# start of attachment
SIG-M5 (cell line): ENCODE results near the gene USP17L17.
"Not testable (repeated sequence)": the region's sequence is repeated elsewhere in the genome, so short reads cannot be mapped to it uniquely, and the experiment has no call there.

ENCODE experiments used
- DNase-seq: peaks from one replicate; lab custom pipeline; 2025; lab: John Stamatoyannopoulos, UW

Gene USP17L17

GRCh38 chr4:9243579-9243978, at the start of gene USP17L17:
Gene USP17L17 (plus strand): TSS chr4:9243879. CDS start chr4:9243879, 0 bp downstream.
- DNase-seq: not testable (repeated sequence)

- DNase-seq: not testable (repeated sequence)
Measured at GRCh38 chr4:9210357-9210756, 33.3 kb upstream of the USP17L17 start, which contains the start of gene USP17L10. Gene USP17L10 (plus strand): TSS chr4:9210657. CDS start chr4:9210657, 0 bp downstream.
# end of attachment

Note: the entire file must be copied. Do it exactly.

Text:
SIG-M5 (cell line): ENCODE results near the gene USP17L17.
"Not testable (repeated sequence)": the region's sequence is repeated elsewhere in the genome, so short reads cannot be mapped to it uniquely, and the experiment has no call there.

ENCODE experiments used
- DNase-seq: peaks from one replicate; lab custom pipeline; 2025; lab: John Stamatoyannopoulos, UW

Gene USP17L17

GRCh38 chr4:9243579-9243978, at the start of gene USP17L17:
Gene USP17L17 (plus strand): TSS chr4:9243879. CDS start chr4:9243879, 0 bp downstream.
- DNase-seq: not testable (repeated sequence)

- DNase-seq: not testable (repeated sequence)
Measured at GRCh38 chr4:9210357-9210756, 33.3 kb upstream of the USP17L17 start, which contains the start of gene USP17L10. Gene USP17L10 (plus strand): TSS chr4:9210657. CDS start chr4:9210657, 0 bp downstream.